May is a month to celebrate.
We start strong with the first of May. Then comes Star Wars Day – also called my birthday – Cinco de Mayo, Mother’s Day (reminder! May 8!), Memorial Day and dozens of other fake marketing holidays that fall in between. (Did I mention my birthday?)
In the middle of all the festivities, it can be difficult to get some time for your financial health. But we’re here to help. Every month, Money gives you a great financial checklist to help you live your best life. This month we are talking inflation, tax rebates and savings for college.
Here are the best money moves for May.
Fight inflation with I-bonds, now with an interest rate of 9.62%
At 8.5%, inflation is at its highest level since December 1981, according to the Ministry of Labor. This is partly due to the sky-high costs for gas, housing and vehicles.
If the sky-high prices for everyday goods were not bad enough, inflation is likely to eat away at your savings as well.
For example, the money in your savings account right now – probably a paltry 0.06% interest rate – is rapidly losing value.
The good news: Uncle Sam offers a secure way for you to protect your savings from inflation with Series I Savings Bonds, also known as inflation-linked bonds or I-bonds. And in May, I-bonds look more attractive than ever before.
Today, the US Treasury Department, which issues the bonds, announced the new annual interest rate: 9.62%, the highest interest rate ever since I-bonds were created in 1998. Again, compared to the average interest rate of 0.06% on savings accounts (or even by 0.5%, if you have a high-yield savings account), I-bonds sound like a no-brainer.
To lock in that interest rate of 9.62% for six months, you must buy them between now and the last banking day in October, as the interest rate changes every six months to take inflation into account.
Although there is a lot to love about I-bonds, remember that there are important caveats you should consider before buying:
- I-bonds have an annual purchase maximum of $ 10,000 for electronic bonds and a maximum of $ 5,000 for paper bonds.
- Although you can purchase electronic bonds at any time on TreasuryDirect.gov, paper bonds can only be purchased when you file your federal tax return, and you must choose to use your repayment money to purchase them.
- You will not be able to withdraw them within a year (unless in an emergency). If they are paid out within five years, they lose the last three months’ interest.
2. Budget your tax refund wisely
Tax rebates are especially important for people this year, given the decades-high inflation rate. Sky-high prices have led many to hold back on large purchases such as cars and homes. And inflation has helped about a quarter of Americans miss at least one bill payment, according to a recent report from Capital One.
So far this year, the IRS says the average repayment is north of $ 3,000, and the agency has already pumped out nearly 89 million repayments.
For many, that cash surprise is just what is needed to regain their financial foothold. But when the money rolls in, you may be tempted to take revenge — spend it after weeks, months, or even years of austerity.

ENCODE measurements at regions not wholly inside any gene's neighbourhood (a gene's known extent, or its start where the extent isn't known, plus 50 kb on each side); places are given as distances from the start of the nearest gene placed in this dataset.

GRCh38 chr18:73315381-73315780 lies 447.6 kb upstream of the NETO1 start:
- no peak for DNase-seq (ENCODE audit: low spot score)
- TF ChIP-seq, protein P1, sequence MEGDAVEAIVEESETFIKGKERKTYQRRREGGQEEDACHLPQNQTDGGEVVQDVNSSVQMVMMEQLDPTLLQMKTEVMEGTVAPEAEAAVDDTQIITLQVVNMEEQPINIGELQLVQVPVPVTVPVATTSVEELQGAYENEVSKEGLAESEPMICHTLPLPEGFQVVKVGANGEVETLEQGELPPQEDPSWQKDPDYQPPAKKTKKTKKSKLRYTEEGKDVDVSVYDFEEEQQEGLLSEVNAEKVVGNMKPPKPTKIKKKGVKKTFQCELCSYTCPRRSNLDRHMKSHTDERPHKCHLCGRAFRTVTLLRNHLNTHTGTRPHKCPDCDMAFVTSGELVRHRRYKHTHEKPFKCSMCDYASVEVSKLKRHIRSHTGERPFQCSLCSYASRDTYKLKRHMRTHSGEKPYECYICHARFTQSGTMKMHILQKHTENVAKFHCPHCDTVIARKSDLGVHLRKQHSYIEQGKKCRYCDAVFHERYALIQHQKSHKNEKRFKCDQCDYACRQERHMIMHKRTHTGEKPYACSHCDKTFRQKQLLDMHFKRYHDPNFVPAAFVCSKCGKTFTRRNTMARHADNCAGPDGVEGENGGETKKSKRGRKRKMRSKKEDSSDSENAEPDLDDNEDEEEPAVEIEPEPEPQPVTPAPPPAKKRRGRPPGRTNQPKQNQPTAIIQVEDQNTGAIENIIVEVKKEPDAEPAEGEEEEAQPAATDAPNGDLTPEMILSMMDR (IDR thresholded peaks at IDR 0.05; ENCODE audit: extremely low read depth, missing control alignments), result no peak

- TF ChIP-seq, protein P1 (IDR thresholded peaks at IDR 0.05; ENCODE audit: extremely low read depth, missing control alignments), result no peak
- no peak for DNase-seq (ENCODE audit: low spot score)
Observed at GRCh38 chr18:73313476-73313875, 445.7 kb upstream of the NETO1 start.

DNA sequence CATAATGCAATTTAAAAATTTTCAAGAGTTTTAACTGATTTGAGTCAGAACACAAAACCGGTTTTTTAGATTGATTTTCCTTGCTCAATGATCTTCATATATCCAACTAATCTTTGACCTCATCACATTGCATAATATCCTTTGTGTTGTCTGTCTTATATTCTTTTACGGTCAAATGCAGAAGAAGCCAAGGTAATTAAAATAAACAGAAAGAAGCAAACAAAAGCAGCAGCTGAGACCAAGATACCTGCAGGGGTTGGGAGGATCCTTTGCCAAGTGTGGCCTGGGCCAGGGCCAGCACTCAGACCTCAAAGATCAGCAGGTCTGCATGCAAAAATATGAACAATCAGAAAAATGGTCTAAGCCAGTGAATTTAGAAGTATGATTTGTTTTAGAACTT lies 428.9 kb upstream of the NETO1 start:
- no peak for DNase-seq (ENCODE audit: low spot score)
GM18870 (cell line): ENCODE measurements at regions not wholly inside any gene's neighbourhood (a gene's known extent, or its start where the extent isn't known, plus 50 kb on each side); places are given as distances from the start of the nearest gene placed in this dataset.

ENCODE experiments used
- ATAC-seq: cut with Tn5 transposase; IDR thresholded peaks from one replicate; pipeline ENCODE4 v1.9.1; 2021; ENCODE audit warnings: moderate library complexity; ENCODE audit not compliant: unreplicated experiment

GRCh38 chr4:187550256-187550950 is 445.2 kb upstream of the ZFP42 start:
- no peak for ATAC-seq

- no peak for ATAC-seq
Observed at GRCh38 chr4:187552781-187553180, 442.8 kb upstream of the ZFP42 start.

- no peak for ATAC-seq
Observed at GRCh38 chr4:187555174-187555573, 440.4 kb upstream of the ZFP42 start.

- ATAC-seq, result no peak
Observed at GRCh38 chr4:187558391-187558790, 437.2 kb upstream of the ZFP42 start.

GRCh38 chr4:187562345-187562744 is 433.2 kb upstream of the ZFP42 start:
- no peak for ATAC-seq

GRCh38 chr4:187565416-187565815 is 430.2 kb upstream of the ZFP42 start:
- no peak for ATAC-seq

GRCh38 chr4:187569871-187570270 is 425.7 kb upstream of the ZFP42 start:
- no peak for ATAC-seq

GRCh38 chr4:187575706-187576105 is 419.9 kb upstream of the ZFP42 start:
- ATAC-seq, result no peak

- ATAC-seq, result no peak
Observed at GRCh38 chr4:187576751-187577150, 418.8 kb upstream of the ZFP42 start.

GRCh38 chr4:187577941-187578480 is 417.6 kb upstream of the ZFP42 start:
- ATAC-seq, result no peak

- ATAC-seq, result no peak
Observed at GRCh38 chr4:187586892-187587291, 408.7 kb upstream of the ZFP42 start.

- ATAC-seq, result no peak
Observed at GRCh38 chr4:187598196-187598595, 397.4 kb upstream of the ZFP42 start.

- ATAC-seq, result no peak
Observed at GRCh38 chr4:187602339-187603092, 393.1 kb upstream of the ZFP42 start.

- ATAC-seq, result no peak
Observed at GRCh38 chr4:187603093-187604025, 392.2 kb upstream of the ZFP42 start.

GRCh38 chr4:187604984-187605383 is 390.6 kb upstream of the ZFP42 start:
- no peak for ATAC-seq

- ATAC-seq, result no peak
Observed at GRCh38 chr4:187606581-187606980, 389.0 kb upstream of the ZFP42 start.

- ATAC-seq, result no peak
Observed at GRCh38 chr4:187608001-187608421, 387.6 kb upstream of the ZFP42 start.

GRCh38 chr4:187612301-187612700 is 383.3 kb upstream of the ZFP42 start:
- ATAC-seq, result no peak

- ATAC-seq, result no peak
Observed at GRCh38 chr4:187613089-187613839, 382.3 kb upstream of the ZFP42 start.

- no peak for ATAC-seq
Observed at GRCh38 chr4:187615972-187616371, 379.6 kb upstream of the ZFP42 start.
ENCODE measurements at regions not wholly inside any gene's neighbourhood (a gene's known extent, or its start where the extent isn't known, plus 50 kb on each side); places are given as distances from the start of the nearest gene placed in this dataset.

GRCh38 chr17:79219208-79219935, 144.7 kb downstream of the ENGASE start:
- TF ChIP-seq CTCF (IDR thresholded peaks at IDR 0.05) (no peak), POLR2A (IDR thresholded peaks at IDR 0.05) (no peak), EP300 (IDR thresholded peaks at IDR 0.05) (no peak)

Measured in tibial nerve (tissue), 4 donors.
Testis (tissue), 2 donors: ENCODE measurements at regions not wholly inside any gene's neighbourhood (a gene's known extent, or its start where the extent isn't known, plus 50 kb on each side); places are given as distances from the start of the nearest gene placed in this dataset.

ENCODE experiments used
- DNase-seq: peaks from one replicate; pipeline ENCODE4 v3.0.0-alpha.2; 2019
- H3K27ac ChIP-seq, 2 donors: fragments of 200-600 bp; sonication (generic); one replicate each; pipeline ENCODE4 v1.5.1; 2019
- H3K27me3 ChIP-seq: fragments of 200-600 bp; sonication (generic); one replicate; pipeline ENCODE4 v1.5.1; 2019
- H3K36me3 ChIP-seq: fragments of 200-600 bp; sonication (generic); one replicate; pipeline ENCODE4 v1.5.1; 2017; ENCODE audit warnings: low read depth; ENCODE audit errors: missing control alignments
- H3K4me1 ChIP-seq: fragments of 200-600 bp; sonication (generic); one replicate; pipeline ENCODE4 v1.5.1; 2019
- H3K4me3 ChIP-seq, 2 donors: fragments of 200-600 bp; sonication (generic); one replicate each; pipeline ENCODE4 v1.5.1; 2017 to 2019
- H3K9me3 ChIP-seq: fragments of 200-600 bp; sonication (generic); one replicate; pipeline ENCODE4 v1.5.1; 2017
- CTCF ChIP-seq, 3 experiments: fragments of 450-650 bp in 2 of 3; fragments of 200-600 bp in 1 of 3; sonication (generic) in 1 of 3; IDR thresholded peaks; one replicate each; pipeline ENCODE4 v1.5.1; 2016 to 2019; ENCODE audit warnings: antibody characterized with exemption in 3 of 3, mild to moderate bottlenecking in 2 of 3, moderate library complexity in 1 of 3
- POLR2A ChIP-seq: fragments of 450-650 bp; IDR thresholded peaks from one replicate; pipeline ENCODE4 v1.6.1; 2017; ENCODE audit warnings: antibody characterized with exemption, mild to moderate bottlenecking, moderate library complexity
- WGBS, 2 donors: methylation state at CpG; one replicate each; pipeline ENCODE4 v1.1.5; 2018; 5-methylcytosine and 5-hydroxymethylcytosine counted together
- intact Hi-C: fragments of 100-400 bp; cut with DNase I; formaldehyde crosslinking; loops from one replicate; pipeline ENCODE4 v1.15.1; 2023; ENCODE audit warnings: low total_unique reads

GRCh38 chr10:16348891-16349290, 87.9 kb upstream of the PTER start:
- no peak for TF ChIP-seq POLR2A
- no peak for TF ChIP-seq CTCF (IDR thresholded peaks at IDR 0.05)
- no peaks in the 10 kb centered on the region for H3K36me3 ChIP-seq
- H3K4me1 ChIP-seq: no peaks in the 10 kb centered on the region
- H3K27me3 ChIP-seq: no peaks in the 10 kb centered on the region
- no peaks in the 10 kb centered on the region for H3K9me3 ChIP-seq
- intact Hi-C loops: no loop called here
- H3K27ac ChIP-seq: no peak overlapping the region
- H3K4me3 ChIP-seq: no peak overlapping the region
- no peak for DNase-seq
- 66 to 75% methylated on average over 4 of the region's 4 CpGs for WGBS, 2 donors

Although experts recommend that you avoid seeing your repayment as play money, they see the benefit of using some of it to treat yourself – as long as it’s about 5% to 10% of the total repayment.
One of the first things you want to do when the refund hits your account is to catch up on your bills if you were one of many who were lagging behind recently. Then experts recommend one of the most important personal financial steps: make sure you have an emergency savings fund (perhaps in I-bonds?) That can cover between three to six months of expenses. If that box is already checked, pay off any credit card debt.
From there, it’s a smart move to keep at least a portion of it in a 401 (k) or Individual Retirement Account (IRA). Finally, you can put any remaining repayment money toward a long-term goal – such as buying a home or financing your wedding – or using it to pay off other high-interest debts.
Take advantage of a 529 college savings plan
May 29 is National 529 Day – since 5/29 – making this as good a time as any other to praise the education savings plan.
So what is a 529 plan, exactly? In short, it is a fiscally advantageous way to save money on qualifying education costs, including tuition, books, board and diet and more. Almost every state offers a 529, although the exact plans and benefits vary by state.
Most states allow you to deduct your contributions from your state income tax. And withdrawals are not subject to federal taxes as long as they are used for eligible expenses.
While 529s are often referred to as “college savings plans,” you can now also use them to pay up to $ 10,000 per year for tuition costs associated with public or private elementary and high schools, according to the IRS.
In addition, anyone can open a 529 for any person, including themselves. The beneficiary does not have to be a child.
Around this time of year, many states have special offers to open 529 plans around National 529 Day. For example, Utah residents can get a grant match of up to $ 40 to open a new account and cancel recurring payments. Several other states offer similar incentives. Check with your state’s 529 provider for vacation deals.
To celebrate our 50th anniversary, we have gone through decades of our print magazines to find hidden gems, fascinating stories and vintage personal finance tips that have stood the test of time. Dive into the archives with us.
More from Money:
Will student loan forgiveness finally come? Here’s what we probably know
Too hot housing market? What to do while waiting for the competition to cool down
Less than half of Millennials are expected to own a home in retirement
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